Sporting History: ‘Boston Is to Sports What Paris Is to Art’ – ABC News
A vast trove of New England sports artifacts is being preserved by a museum nestled inside Boston’s TD Garden.
The Sports Museum of New England is moving a large share of the uniforms, trophies, photos, films and other sports artifacts it has amassed over nearly four decades into secure storage, thanks to a partnership with Iron Mountain, a Boston-based records management company.
Most of the items being moved aren’t currently on display at the TD Garden, home to the NHL’s Bruins and the NBA’s Celtics. They’re part of the museum’s growing off-site collection, which includes a veritable library of primary source materials like rare films, videos, photos, scrapbooks and diaries.
Curator Richard Johnson estimates the haul represents roughly three-fourths of the museum’s total holdings, which an appraiser recently valued at $7 million.
“It’s like the underside of an iceberg,” he said on a recent tour of the museum’s exhibits at the TD Garden. “The part you don’t see is the part that makes everything else possible.”
For a city steeped in history, the Sports Museum is a somewhat untraditional repository of cultural treasures.
The exhibits, which are open daily except holidays and when there are events at the TD Garden, run about a half-mile along the expansive lobbies and narrow hallways just outside the high-priced spectator suites on the fifth and sixth floors of the arena.
While not necessarily chronological or comprehensive, they offer up a pastiche of the region’s rich sports history, with a decidedly Boston-area focus.
An exhibit on the Bruins, for example, showcases one of Hall of Fame goalie Gerry Cheevers’ famous white masks from the 1970s, decorated with his signature black stitch marks. A Celtics display has a pair of size-23 sneakers worn by 7-foot-1 center Shaquille O’Neal, who played with the team during the 2010-2011 season before retiring.
Other exhibits highlight regional sports legends like Boston College and New England Patriots quarterback Doug Flutie; Massachusetts native and heavyweight boxing champ Rocky Marciano; and the 1980 “Miracle on Ice” U.S. Olympics men’s hockey team, which featured members of Boston University’s college squad.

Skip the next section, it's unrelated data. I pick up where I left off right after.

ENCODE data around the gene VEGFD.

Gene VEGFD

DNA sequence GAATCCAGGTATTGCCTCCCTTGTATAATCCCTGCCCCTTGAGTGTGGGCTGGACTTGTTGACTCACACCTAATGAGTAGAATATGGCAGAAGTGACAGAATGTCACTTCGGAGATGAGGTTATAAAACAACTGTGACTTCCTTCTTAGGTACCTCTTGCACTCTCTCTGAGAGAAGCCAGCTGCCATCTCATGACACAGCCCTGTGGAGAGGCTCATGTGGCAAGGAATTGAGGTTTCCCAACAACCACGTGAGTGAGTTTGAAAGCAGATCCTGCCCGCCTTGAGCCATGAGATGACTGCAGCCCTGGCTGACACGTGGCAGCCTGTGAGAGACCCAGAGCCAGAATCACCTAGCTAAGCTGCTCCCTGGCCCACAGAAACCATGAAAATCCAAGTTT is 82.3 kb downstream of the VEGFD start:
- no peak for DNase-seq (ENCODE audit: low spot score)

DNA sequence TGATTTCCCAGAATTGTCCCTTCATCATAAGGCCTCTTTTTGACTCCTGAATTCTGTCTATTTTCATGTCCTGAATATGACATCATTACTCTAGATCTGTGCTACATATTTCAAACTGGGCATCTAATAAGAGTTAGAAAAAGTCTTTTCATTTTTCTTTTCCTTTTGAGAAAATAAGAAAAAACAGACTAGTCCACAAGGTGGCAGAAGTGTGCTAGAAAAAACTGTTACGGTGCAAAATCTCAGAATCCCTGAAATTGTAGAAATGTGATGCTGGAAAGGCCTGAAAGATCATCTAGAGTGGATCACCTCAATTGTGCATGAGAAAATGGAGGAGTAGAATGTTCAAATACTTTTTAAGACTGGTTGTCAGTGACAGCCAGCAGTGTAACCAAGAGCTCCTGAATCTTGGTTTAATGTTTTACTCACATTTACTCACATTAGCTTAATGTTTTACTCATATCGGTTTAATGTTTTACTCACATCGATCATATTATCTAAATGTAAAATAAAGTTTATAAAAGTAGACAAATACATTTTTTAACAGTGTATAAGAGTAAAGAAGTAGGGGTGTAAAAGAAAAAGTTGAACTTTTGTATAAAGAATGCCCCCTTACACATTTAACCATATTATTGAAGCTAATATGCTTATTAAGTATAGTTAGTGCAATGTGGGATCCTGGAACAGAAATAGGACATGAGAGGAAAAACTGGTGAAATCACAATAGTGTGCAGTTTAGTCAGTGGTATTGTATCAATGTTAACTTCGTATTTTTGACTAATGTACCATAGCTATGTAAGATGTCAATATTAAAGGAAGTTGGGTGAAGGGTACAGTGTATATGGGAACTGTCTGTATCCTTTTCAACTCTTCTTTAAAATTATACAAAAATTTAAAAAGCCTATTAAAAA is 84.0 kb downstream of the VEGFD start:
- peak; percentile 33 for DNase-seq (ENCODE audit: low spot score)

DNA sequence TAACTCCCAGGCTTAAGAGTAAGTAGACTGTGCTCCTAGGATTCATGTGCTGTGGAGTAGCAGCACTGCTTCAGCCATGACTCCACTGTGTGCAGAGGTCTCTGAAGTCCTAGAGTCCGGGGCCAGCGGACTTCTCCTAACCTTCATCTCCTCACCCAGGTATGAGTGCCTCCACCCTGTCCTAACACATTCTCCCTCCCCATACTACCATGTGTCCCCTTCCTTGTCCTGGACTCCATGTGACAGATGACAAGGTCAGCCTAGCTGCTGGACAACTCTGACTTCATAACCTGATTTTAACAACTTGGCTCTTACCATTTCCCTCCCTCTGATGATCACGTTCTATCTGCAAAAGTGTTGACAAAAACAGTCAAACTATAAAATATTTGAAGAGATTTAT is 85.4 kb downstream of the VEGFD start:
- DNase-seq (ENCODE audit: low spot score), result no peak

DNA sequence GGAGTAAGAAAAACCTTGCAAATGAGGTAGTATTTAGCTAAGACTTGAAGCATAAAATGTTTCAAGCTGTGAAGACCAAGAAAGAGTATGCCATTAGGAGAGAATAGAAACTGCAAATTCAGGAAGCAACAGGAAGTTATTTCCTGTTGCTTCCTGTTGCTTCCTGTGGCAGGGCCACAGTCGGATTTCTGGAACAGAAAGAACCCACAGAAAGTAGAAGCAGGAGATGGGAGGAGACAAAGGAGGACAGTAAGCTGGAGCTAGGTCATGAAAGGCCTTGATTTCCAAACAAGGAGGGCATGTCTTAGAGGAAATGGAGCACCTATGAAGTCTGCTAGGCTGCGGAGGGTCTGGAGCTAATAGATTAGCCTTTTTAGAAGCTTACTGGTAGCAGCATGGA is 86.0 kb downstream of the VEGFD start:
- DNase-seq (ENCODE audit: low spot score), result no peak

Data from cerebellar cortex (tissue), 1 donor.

Boston’s other two major league teams — the MLB’s Red Sox and the NFL’s Patriots — as well as classic New England sports events like the Boston Marathon and the Harvard-Yale football rivalry, are also showcased.
“Boston is to sports what Paris is to art,” Johnson said. “There’s a lot of territory to cover.”
The museum has found a comfortable niche at the arena, where it moved in 2000 after struggling to draw consistent patrons at its site in a mall across the Charles River in Cambridge during the 1990s.
Maintaining its off-site collection, though, has been more challenging. The collection is housed at the museum’s original home, a state-owned building museum officials say isn’t climate-controlled and has been showing its age in recent years.
Rusty Sullivan, the museum’s executive director, said the organization began working with Iron Mountain after last year’s winter dumped a record 9 feet of snow on Boston and raised fears among museum staff that the collection could be at risk if the building ever sustained serious damage.
“This has been a godsend for us,” he said. “They really understood what we were up against.”
The transfer process has been going on for months. Iron Mountain officials say they’ve already taken roughly a tractor-trailer’s worth of materials from the museum. The company, which works in 36 countries on five continents, has agreed to store the collection free, in perpetuity.
The effort is part of Iron Mountain’s Living Legacy Initiative, which is also preserving letters, sneakers, flags, stuffed animals and other mementos left at the Boston Marathon finish line following the bombings that killed three people and injured hundreds more at the 2013 race.
“When it comes to paper and microfilm, these things are always in danger, even in the best non-climate controlled conditions,” said Christian Potts, a spokesman for Iron Mountain. “It may not be as dramatic as a flood or fire, but if these things don’t go to the right place, they do have a shelf life.”